RE: Stigma associated with this illness… Public Comment at CFSAC, January 12, 2017
I am Elizabeth Potter, a member of the Massachusetts CFIDS/ME & FM Association.
On May 20, 1985, working at Wang Laboratories as a Senior Systems Analyst, I fell asleep at my desk while typing detailed specifications. When a colleague woke me for the third time in fifteen minutes, I knew something was very wrong! I needed to go home. That became my last day of work.
Within days, my credibility as a respected team leader headed for management ended, replaced by perceptions of hypochondria. I slept 16-18 hours a day as my cognitive functioning rapidly deteriorated. My PCP offered no help and neglected to record my numerous concerns.
Fortunately in 1987, I found a holistic internist familiar with my condition. He gave it a name—Chronic Fatigue Syndrome—and with compassion, helped me to begin to manage my symptoms and he kept meticulous notes.
After five years and two denials, I finally obtained SSDI—a process that significantly reinforced the validity of my condition. Thus when my husband filed for divorce, I assumed I was well armed to receive a fair settlement. Likewise, when my disability insurance provider suddenly cut me off, I felt confident my benefits would be reinstated. In both cases, I lost.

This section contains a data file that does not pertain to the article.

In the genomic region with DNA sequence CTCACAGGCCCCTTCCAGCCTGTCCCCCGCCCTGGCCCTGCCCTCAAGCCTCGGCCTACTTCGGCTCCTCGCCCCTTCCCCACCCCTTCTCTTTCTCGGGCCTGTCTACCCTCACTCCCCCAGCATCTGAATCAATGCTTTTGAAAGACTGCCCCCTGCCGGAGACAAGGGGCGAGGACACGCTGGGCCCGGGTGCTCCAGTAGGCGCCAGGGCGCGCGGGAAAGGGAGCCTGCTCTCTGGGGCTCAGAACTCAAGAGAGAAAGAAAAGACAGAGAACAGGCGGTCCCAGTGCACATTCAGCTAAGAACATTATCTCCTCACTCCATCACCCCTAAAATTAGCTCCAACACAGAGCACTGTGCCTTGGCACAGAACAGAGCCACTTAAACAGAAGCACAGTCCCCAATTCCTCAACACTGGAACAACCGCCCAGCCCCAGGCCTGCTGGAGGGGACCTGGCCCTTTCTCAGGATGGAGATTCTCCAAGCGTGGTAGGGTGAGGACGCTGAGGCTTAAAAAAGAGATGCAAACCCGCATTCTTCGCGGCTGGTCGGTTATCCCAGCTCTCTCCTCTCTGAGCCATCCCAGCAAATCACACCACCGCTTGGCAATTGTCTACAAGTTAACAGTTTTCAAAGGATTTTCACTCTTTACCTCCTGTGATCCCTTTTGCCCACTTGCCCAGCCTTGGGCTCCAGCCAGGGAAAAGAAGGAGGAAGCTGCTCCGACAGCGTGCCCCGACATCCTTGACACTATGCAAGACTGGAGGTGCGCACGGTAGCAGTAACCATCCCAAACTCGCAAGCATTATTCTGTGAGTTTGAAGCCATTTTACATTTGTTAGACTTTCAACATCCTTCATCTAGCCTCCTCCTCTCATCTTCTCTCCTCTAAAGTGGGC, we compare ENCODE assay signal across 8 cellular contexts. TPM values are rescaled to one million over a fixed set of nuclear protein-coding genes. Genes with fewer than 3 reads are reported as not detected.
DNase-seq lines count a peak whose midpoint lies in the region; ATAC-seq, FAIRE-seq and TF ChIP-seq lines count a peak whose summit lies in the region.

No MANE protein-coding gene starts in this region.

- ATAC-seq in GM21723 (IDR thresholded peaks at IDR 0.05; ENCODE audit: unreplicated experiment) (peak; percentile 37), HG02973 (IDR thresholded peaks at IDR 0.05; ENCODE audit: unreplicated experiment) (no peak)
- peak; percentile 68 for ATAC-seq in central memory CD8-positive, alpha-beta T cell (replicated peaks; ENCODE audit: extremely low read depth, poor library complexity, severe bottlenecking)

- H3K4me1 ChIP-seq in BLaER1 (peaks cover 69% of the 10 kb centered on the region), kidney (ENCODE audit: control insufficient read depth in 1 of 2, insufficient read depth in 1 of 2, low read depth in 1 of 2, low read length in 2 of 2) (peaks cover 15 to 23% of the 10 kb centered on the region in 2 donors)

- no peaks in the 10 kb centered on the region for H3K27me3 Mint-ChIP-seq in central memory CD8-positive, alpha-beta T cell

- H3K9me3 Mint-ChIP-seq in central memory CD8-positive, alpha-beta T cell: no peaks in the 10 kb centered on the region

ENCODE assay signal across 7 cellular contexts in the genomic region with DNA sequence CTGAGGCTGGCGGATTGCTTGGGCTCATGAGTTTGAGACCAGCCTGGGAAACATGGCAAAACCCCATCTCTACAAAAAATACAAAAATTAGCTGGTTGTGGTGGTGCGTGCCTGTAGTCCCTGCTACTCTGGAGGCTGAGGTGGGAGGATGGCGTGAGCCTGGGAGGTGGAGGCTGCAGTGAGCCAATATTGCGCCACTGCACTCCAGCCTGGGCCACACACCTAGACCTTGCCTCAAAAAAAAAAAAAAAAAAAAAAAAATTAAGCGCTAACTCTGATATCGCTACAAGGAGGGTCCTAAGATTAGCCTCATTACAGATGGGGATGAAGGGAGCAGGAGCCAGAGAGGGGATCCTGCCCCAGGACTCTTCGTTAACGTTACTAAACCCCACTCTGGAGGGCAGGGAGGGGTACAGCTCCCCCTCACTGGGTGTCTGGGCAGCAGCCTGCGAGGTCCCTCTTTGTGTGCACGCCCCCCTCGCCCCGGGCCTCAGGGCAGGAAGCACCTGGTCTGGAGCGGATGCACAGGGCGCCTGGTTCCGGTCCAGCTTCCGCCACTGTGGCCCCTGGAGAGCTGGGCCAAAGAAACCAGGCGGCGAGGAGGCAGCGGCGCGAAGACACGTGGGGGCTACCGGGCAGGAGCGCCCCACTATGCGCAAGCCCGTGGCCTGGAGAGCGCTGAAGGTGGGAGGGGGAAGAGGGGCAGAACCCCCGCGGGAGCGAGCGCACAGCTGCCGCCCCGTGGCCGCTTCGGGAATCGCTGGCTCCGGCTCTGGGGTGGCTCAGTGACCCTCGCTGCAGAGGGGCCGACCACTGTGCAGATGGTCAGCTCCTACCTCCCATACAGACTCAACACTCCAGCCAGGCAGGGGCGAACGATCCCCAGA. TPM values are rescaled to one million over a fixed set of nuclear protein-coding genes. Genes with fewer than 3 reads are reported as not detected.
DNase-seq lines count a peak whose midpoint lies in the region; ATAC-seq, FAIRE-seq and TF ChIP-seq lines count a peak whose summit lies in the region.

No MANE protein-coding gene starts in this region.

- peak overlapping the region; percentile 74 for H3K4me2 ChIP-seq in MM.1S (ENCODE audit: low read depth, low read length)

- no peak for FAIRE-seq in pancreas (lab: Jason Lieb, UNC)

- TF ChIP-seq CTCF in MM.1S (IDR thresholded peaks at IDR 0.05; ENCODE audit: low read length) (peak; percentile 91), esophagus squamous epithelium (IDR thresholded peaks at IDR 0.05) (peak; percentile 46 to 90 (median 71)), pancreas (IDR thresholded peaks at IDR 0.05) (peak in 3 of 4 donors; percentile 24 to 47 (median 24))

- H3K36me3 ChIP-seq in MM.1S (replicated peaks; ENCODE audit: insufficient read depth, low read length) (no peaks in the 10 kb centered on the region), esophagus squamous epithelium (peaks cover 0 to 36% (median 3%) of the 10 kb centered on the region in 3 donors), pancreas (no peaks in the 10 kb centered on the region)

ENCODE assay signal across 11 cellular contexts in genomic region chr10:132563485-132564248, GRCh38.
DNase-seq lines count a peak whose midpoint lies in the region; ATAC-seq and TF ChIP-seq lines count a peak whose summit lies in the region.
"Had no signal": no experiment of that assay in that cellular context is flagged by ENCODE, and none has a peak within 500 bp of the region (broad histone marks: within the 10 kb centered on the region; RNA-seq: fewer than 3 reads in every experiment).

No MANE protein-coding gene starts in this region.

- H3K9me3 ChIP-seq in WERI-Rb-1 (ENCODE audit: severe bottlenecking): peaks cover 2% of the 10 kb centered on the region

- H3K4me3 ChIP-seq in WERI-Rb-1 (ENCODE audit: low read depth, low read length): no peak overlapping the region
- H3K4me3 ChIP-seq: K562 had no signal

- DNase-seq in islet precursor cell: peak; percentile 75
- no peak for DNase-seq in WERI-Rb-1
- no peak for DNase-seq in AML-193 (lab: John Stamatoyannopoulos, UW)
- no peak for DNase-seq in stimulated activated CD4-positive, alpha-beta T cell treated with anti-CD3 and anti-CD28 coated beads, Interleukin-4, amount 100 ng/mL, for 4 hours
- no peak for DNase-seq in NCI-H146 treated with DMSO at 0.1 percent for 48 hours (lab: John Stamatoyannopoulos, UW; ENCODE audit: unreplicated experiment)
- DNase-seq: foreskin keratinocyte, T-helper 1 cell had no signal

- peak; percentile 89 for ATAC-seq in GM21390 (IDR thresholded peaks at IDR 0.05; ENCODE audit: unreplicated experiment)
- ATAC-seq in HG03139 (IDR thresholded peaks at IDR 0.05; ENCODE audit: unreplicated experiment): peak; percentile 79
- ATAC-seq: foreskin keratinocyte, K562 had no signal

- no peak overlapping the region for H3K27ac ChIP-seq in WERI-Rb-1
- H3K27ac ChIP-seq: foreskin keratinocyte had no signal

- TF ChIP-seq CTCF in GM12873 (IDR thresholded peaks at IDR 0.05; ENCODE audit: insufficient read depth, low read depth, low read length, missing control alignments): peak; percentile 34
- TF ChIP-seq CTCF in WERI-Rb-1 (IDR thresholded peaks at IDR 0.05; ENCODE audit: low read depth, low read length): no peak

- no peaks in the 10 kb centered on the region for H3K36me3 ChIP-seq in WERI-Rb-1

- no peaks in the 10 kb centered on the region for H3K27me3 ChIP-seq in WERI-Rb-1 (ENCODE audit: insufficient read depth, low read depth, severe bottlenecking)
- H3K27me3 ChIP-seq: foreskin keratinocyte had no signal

For nearly 32 years, I have lived with the stigma of this serious illness that many still refuse to acknowledge. Financially, had I received fair settlements in both proceedings, I would have the benefit of 2.5 million dollars entering my retirement years and I would still own my home! I was betrayed by my attorneys who failed to believe I was truly ill, and the insurance company that wrongfully broke our contract. The former should be sued for malpractice; the latter for breach of contract. By the time I had recovered enough strength to meet the requirements for filing a complaint; the statute of limitations had long expired. Both the lawyers and the insurance company are protected by the statute of limitations, but who protects me?
Recently, I compiled over 75 symptoms that waxed and waned that I endured for years. Chronic physical pain was sometimes excruciating to the point of tears. Physical de-conditioning created nerve pain, since my muscles could no longer support my vertebrae.
Without comprehensive, stakeholder-approved education, ME/CFS sufferers remain vulnerable to the whims of uninformed experts.